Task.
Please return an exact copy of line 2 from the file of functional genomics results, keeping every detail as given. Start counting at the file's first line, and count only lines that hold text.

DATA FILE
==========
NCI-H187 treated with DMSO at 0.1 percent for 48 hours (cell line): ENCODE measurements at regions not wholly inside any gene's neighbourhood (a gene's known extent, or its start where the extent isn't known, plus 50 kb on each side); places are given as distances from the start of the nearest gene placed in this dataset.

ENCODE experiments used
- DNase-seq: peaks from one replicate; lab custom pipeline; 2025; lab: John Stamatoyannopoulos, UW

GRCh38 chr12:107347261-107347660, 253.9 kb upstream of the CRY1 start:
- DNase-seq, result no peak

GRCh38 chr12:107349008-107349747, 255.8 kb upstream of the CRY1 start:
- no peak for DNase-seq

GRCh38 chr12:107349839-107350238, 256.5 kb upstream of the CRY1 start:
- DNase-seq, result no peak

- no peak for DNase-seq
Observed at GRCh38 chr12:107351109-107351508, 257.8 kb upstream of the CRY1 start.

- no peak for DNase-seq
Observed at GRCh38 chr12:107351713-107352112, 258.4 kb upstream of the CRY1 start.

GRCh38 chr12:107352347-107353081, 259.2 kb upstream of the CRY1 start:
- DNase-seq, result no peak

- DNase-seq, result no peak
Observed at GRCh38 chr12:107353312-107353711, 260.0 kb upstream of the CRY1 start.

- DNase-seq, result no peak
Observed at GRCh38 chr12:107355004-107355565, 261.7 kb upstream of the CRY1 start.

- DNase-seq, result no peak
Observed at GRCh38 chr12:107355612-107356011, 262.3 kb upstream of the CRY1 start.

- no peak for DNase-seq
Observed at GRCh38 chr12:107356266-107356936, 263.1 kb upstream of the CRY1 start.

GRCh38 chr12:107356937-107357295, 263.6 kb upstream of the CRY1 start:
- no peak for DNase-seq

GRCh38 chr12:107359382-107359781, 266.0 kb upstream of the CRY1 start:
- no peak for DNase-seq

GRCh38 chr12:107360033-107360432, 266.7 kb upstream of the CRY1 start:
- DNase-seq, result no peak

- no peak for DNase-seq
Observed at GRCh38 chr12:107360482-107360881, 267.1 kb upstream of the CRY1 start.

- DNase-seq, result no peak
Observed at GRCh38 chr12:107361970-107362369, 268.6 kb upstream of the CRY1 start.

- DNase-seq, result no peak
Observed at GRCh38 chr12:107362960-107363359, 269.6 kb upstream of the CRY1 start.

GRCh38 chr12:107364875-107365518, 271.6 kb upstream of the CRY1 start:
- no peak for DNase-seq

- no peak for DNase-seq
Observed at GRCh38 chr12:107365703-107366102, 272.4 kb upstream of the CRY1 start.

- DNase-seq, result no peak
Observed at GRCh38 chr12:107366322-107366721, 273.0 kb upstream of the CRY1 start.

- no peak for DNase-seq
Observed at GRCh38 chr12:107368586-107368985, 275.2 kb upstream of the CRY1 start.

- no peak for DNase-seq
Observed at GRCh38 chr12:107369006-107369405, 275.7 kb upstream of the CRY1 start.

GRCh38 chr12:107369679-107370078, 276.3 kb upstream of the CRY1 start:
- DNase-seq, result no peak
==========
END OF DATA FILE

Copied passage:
ENCODE experiments used